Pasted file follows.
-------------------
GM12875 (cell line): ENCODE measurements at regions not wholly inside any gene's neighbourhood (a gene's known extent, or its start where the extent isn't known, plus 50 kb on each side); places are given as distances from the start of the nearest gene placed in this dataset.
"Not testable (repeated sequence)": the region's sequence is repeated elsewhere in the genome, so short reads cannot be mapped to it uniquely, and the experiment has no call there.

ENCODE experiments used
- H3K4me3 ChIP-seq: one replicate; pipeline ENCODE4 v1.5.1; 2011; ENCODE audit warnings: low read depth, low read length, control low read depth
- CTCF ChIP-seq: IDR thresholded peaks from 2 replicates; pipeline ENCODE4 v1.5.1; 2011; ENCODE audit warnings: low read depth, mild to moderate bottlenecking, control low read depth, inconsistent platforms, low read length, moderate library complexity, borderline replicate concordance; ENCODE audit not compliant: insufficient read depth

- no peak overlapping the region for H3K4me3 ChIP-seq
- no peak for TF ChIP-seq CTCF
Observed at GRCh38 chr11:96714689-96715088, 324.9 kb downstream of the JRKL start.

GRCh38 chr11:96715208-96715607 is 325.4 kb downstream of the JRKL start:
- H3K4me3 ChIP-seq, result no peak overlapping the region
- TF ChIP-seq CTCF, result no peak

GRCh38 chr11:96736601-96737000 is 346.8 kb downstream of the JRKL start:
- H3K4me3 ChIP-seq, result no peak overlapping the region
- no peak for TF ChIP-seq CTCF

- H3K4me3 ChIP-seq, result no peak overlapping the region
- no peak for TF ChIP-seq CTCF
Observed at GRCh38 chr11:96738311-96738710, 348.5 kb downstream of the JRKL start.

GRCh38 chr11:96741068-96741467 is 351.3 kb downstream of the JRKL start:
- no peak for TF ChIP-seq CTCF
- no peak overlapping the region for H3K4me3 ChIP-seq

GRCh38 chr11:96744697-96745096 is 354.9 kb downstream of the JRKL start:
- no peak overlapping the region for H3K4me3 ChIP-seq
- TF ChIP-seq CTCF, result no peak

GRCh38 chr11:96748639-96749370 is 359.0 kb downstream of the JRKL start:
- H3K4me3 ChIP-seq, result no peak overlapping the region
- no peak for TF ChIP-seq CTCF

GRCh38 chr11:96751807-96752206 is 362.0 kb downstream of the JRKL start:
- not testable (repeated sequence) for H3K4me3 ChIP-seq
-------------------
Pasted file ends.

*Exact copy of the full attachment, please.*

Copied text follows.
GM12875 (cell line): ENCODE measurements at regions not wholly inside any gene's neighbourhood (a gene's known extent, or its start where the extent isn't known, plus 50 kb on each side); places are given as distances from the start of the nearest gene placed in this dataset.
"Not testable (repeated sequence)": the region's sequence is repeated elsewhere in the genome, so short reads cannot be mapped to it uniquely, and the experiment has no call there.

ENCODE experiments used
- H3K4me3 ChIP-seq: one replicate; pipeline ENCODE4 v1.5.1; 2011; ENCODE audit warnings: low read depth, low read length, control low read depth
- CTCF ChIP-seq: IDR thresholded peaks from 2 replicates; pipeline ENCODE4 v1.5.1; 2011; ENCODE audit warnings: low read depth, mild to moderate bottlenecking, control low read depth, inconsistent platforms, low read length, moderate library complexity, borderline replicate concordance; ENCODE audit not compliant: insufficient read depth

- no peak overlapping the region for H3K4me3 ChIP-seq
- no peak for TF ChIP-seq CTCF
Observed at GRCh38 chr11:96714689-96715088, 324.9 kb downstream of the JRKL start.

GRCh38 chr11:96715208-96715607 is 325.4 kb downstream of the JRKL start:
- H3K4me3 ChIP-seq, result no peak overlapping the region
- TF ChIP-seq CTCF, result no peak

GRCh38 chr11:96736601-96737000 is 346.8 kb downstream of the JRKL start:
- H3K4me3 ChIP-seq, result no peak overlapping the region
- no peak for TF ChIP-seq CTCF

- H3K4me3 ChIP-seq, result no peak overlapping the region
- no peak for TF ChIP-seq CTCF
Observed at GRCh38 chr11:96738311-96738710, 348.5 kb downstream of the JRKL start.

GRCh38 chr11:96741068-96741467 is 351.3 kb downstream of the JRKL start:
- no peak for TF ChIP-seq CTCF
- no peak overlapping the region for H3K4me3 ChIP-seq

GRCh38 chr11:96744697-96745096 is 354.9 kb downstream of the JRKL start:
- no peak overlapping the region for H3K4me3 ChIP-seq
- TF ChIP-seq CTCF, result no peak

GRCh38 chr11:96748639-96749370 is 359.0 kb downstream of the JRKL start:
- H3K4me3 ChIP-seq, result no peak overlapping the region
- no peak for TF ChIP-seq CTCF

GRCh38 chr11:96751807-96752206 is 362.0 kb downstream of the JRKL start:
- not testable (repeated sequence) for H3K4me3 ChIP-seq